With its velvety chocolate icing and lashings of tangy apricot jam, Sachertorte has become Austria’s national dessert. But the history of this luxurious chocolate cake is as rich and as dark as the Sachertorte itself.
In 1832 Prince Clemens Lother Wensel Metternich, the Austrian State Chancellor placed an order for a special dessert for himself and his dinner guests. Orders were sent to the court kitchen where there was instant mayhem; the royal pastry chef was sick. When it became clear that none of the cooks knew what to make, the 16 year old apprentice, Franz Sacher rolled up his sleeves and set about creating a dessert which was to be celebrated to this day. According to legend the recipe came from his sister Anna. The prince’s guests fell in love with the indulgent chocolate cake, and the Sachertorte was born.
This was only the beginning of Franz Sacher’s success story. The Sachertorte, along with some of his other desserts made him prosperous, and he was able to open several cafes and restaurants. He handed down his secret recipe to his son, Eduard Sacher, who also trained as a pastry chef at the imperial and royal pastry store Demel. Eduard refined his father’s recipe, honing and perfecting it until it became the dish we know and love today. Demel was the first pastry store to sell the Original Sachertortre.
In 1876 Eduard Sacher opened the hotel Sacher. The Sachertorte became a staple of the menu there. Its popularity around Vienna grew and was a favourite of the imperial family. Sacher’s kitchen, staffed by four chefs, exclusively made this special chocolate cake. Up to 400 Sachertorten were sold a day and sent to Paris, Berlin and London by sea
Eduard Sacher died in 1892, leaving his wife Anna to run the hotel. After her death in 1930, the hotel was sold. The son of Anna and Eduard Sacher, also called Eduard Sacher, found employment at the pastry store Demel. He transferred the sole selling rights for the Eduard Sachertorte to Demel.
￼In 1938 the new owner of the Hotel Sacher started to sell the Sachertorte from vendor carts, selling the cake as the Original Sachertorte, which he registered as a trade mark. This Original Sachertorte, had two layers of apricot jam, one underneath the chocolate glaze and one in the middle of the cake itself. It was also made with margarine instead of butter.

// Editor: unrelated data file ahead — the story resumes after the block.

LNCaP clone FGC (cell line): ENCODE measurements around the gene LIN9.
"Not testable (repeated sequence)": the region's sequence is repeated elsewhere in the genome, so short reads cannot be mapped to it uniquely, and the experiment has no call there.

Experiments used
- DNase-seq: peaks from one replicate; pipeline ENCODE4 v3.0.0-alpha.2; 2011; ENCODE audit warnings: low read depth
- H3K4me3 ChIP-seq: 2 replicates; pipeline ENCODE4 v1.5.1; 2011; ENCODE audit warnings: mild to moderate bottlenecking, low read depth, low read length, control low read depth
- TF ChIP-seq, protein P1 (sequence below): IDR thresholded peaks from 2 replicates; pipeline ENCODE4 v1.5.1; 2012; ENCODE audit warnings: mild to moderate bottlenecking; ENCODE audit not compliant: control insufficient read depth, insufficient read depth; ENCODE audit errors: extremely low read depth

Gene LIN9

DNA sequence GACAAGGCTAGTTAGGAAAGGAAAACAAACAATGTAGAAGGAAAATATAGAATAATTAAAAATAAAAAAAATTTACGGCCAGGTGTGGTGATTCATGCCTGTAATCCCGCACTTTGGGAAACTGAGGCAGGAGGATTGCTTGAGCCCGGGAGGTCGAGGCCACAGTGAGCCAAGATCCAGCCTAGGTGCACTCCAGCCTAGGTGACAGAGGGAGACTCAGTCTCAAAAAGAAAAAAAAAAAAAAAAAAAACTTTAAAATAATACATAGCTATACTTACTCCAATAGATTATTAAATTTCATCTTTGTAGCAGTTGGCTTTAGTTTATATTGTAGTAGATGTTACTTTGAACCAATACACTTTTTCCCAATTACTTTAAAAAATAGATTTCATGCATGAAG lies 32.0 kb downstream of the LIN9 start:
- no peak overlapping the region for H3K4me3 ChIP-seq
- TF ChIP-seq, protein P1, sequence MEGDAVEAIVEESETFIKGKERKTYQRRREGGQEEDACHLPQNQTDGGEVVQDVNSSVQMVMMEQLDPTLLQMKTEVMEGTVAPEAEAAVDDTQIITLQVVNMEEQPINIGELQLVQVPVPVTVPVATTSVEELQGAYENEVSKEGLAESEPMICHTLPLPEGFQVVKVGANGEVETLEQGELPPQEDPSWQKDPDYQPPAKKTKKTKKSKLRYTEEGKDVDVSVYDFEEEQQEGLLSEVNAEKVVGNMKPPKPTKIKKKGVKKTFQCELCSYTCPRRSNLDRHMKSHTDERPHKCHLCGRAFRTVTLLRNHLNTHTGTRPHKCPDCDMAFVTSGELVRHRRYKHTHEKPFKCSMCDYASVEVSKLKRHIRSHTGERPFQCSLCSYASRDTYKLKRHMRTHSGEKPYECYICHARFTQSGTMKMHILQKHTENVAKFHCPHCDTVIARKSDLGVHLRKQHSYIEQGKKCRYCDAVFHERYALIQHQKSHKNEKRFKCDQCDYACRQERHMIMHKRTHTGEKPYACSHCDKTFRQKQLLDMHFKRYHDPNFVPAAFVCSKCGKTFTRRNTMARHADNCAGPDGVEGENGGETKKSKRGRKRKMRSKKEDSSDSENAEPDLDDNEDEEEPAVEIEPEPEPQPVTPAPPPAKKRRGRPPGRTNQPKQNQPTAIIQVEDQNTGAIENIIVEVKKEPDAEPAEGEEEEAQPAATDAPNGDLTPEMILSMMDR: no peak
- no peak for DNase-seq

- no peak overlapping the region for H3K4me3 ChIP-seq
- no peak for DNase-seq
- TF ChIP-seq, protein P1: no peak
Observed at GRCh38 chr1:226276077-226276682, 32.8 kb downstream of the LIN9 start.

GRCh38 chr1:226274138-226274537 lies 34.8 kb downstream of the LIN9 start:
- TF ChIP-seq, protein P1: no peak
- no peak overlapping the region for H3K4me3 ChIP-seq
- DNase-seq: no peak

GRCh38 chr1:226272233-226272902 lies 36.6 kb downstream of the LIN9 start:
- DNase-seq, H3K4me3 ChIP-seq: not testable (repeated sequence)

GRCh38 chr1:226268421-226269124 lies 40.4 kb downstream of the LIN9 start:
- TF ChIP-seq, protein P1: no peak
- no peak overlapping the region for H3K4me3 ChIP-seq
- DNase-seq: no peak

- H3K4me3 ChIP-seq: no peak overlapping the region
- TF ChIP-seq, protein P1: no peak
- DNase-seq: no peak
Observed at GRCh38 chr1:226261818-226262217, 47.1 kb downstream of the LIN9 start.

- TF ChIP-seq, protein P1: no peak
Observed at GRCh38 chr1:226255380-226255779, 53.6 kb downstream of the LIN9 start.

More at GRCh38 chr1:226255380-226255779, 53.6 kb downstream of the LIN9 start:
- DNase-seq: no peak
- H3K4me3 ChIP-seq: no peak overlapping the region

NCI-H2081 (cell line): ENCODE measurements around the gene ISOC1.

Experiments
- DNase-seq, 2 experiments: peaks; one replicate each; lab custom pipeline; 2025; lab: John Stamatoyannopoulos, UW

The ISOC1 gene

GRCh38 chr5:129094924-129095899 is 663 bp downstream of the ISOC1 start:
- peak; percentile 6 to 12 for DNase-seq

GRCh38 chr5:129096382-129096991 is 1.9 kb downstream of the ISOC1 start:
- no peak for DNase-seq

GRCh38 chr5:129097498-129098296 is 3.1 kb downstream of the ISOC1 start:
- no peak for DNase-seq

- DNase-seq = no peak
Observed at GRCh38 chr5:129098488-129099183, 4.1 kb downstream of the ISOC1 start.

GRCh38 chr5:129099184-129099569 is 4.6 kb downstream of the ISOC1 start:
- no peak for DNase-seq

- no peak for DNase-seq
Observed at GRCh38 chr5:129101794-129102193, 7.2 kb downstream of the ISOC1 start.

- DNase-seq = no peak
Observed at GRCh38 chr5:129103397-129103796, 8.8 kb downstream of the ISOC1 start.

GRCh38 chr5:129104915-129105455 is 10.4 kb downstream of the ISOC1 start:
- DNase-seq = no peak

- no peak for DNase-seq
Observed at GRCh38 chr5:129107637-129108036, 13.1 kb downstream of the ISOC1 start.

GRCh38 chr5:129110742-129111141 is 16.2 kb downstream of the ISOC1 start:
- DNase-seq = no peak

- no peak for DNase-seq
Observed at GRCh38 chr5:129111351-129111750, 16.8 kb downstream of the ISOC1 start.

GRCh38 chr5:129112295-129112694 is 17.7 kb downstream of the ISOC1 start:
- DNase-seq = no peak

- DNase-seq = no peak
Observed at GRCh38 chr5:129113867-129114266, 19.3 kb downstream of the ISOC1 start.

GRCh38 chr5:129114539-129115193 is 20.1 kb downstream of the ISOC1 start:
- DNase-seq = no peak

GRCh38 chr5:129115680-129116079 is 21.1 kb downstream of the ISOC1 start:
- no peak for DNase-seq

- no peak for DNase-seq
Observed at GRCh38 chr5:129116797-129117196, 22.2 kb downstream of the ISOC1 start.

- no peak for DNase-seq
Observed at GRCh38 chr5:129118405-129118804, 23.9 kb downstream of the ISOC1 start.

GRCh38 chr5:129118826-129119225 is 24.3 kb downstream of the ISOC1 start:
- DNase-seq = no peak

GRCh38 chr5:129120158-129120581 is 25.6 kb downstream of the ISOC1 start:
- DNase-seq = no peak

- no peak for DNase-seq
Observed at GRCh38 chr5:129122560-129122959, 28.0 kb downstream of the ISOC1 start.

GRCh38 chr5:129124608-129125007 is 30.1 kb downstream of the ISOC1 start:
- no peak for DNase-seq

The pastry store Demel was furious. This was the beginning of a long-standing feud between the two businesses. The time period between 1950 and 1957 is referred as the Seven Years Cake War between Demel and Sacher. Both parties were fighting about the right to use the term Original Sachertorte, about the second layer of apricot jam in the middle of the cake and the use of margarine instead of butter. In 1965 Sacher and Demel made an out-of-court agreement, giving Hotel Sacher exclusive rights to name their cake Original Sachertorte. Demel’s Sachertorte, with its one layer of jam, received the official title Eduard Sachertorte. The stand off over the famous Austrian cake was over and peace was restored to Vienna once more.
These days almost 1000 Sachertorten are produced every single day by the Hotel Sacher. Every year 1.2 million eggs, 80 tons of sugar, 70 tons of chocolate, 37 tons of apricot jam, 25 tons of butter and 30 tons of flour are needed. There is one assistant who is just responsible to crack 7500 eggs every single day!
The sumptuous cake, Sachertorte is best enjoyed with a generous dollop of cream and a steaming pot of coffee.
Emma Rose Millar is author of the award winning novel FIVE GUNS BLAZING. Her second novel, THE WOMEN FRIENDS: SELINA, will be published by Crooked Cat Books in December 2016. For further details, visit her author page on Amazon.